- Exposure to environmental toxins. We are talking about more than air pollution here. Environmental toxins include chemicals added to drinking water, toxic substances in detergents and cleaning products, and harmful chemicals in personal grooming products, including shampoos, soaps, lotions, sunscreens, makeup and other commonly used products. Toxins are also found in fabrics, carpeting and furniture.
- Poor diet. Modern diets are full of chemical-laden processed foods that are low in nutrition, and high in sugar and calories. Most people do not eat enough quality protein or consume enough nutrient-dense fresh produce to get all the nutrients they need on a daily basis. Without adequate nutrition, your body is forced to make do with whatever you feed it, and that leads to impaired metabolic health.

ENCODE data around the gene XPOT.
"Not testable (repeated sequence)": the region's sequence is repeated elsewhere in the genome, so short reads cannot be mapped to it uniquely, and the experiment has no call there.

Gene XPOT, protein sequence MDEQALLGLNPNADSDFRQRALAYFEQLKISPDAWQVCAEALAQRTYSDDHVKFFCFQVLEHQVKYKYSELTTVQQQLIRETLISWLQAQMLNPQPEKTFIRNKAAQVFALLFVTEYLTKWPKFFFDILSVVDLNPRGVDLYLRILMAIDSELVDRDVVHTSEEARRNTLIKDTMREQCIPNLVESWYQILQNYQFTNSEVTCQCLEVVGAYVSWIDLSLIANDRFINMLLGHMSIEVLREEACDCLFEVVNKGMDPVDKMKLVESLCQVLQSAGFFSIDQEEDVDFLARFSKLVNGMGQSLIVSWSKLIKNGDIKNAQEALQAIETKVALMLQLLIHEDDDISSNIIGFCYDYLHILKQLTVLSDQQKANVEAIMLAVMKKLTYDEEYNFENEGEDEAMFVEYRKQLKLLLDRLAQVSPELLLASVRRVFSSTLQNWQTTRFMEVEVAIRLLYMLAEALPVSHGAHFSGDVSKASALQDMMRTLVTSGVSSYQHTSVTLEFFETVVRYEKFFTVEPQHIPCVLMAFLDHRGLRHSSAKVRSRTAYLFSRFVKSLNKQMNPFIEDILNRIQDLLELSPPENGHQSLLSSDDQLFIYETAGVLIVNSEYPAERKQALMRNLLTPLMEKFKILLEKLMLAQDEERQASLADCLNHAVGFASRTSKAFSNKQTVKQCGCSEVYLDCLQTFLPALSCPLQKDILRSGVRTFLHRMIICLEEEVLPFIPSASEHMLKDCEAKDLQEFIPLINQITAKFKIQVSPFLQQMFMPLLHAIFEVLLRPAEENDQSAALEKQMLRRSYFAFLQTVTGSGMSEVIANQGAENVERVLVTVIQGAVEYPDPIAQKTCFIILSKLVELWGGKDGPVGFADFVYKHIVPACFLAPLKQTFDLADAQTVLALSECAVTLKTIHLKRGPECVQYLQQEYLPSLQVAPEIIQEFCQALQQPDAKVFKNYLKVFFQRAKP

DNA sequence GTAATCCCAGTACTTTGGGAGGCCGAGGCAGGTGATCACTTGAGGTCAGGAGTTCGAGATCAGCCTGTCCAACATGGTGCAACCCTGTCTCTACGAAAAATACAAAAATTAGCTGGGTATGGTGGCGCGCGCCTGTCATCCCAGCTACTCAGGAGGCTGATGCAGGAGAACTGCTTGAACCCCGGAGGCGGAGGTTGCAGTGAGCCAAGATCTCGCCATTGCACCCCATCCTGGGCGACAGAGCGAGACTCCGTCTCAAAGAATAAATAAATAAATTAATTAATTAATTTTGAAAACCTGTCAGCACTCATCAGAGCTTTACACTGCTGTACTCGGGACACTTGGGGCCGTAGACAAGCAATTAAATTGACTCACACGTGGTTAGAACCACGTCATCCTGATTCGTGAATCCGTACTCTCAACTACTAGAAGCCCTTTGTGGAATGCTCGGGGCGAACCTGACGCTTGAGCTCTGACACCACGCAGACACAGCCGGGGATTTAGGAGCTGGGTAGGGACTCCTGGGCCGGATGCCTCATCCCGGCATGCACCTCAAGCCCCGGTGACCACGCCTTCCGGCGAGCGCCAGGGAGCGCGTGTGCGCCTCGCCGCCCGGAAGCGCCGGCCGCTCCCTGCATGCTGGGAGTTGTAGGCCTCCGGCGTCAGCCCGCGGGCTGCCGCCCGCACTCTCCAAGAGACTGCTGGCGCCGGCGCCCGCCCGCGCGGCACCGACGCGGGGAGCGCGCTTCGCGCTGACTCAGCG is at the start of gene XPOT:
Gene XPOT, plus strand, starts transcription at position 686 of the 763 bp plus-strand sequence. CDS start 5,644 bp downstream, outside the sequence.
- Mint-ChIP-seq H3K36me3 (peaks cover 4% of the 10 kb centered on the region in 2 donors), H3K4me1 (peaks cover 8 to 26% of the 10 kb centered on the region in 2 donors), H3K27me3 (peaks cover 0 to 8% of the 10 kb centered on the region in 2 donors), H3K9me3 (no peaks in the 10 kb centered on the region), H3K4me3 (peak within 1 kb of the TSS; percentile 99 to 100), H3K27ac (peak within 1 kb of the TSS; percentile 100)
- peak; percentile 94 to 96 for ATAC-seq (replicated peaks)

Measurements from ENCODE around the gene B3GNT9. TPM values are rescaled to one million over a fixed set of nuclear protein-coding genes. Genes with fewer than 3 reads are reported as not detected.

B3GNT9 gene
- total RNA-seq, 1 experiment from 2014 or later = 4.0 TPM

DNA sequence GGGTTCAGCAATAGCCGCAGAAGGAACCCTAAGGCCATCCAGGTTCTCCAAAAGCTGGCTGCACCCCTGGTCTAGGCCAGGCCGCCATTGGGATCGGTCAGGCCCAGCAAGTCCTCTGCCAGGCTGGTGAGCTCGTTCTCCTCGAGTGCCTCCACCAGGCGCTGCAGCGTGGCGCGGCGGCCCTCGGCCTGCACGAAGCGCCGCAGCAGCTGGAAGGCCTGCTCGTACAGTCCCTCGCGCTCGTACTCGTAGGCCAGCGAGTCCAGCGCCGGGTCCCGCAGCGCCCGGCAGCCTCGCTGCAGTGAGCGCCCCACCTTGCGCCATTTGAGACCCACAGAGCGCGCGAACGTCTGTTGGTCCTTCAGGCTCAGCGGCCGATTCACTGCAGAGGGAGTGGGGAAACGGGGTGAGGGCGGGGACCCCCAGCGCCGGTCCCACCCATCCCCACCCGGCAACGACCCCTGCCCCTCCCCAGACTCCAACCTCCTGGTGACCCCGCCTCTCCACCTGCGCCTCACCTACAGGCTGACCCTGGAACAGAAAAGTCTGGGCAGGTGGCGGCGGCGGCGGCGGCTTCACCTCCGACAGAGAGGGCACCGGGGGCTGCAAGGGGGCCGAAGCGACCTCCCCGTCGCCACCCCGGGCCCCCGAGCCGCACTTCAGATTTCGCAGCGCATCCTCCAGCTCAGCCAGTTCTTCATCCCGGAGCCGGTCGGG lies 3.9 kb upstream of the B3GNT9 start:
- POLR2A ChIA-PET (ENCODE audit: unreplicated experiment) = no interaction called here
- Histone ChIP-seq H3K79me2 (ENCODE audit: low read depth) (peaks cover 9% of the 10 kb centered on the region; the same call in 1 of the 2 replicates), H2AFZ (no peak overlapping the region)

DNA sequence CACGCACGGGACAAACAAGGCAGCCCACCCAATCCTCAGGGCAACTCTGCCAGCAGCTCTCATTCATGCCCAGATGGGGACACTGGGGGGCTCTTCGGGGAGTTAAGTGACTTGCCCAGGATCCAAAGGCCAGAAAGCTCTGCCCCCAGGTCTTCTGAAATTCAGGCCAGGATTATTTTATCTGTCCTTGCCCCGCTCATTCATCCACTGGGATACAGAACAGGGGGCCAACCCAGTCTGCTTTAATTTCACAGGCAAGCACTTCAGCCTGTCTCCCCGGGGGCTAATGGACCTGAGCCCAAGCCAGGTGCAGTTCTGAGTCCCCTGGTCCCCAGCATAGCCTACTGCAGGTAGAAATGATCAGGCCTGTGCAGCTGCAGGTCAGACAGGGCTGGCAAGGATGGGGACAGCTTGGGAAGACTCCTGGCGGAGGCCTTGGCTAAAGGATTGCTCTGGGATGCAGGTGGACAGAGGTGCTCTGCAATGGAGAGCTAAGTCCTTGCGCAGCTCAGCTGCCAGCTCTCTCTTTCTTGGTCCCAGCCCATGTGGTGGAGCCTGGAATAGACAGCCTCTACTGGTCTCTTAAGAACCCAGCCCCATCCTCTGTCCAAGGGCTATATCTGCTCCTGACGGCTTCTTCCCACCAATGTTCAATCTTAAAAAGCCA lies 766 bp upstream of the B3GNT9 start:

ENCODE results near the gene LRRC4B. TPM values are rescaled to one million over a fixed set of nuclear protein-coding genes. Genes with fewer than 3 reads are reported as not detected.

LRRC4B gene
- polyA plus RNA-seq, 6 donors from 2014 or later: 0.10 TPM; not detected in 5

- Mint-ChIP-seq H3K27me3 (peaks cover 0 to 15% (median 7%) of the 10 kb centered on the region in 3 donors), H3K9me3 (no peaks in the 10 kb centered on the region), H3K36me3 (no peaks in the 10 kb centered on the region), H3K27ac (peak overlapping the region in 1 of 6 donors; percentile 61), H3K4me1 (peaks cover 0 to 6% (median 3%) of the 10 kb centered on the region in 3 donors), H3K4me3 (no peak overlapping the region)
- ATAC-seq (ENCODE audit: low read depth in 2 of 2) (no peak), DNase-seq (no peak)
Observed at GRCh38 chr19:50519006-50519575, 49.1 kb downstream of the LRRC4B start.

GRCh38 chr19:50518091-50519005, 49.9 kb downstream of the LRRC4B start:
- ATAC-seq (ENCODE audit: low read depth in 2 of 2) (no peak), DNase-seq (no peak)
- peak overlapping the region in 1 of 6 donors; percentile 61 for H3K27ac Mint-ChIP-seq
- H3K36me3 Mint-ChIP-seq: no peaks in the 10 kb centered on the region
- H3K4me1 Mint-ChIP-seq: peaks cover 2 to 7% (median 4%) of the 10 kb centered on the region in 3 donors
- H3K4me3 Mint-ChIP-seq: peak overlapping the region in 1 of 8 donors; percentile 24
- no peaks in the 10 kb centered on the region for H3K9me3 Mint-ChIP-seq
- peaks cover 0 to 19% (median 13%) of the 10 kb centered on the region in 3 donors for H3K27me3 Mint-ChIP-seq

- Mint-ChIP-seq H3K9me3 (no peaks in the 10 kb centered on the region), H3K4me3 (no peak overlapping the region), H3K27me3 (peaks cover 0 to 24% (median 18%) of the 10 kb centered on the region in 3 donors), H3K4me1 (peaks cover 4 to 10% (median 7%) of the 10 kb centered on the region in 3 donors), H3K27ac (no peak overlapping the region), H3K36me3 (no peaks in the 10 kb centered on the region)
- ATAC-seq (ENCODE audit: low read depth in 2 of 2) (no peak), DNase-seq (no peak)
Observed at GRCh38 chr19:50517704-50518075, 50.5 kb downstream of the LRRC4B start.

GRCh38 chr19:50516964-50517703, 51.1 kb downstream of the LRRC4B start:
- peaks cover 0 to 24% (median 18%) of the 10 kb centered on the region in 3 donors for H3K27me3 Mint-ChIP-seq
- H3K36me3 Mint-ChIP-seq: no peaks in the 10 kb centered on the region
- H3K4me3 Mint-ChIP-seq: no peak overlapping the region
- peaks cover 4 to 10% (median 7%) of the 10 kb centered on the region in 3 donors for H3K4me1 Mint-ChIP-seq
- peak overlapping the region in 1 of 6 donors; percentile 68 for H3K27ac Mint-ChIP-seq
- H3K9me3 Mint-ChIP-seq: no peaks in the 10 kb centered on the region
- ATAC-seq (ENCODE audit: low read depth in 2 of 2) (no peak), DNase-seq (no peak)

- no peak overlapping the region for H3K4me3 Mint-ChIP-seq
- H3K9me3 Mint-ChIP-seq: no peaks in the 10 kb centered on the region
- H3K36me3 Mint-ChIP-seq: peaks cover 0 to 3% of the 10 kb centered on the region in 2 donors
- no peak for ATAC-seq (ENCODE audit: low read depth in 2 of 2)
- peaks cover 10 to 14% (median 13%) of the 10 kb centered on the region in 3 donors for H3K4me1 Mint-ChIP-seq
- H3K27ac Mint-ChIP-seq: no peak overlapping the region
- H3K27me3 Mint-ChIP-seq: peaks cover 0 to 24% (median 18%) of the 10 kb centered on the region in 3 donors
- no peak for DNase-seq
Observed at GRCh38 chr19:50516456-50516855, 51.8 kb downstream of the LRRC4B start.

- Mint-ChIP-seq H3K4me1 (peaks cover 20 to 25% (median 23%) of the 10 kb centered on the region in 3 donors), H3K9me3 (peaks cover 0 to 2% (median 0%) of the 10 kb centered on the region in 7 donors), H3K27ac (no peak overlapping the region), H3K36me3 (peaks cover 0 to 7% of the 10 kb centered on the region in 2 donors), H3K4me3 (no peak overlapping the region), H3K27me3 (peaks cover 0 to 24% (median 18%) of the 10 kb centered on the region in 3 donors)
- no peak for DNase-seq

- Dehydration. Your body is made up of over 60 percent water, more if you are fit and muscular. You need to stay hydrated for optimal brain function, circulation, heart health, digestive health and optimal function of your vital organs. Many people are chronically dehydrated, which contributes significantly to metabolic disease.
How IV Vitamin Therapy helps Fight Metabolic Disease
- Antioxidants. Antioxidants are nutrients that reduce oxidative stress that contributes to metabolic disease. Vitamin C and glutathione are among the most powerful antioxidants that profoundly affect human metabolism.
- Vitamin D. You need vitamin D for multiple processes throughout your body. Multiple studies have linked insufficient vitamin D levels to metabolic syndrome.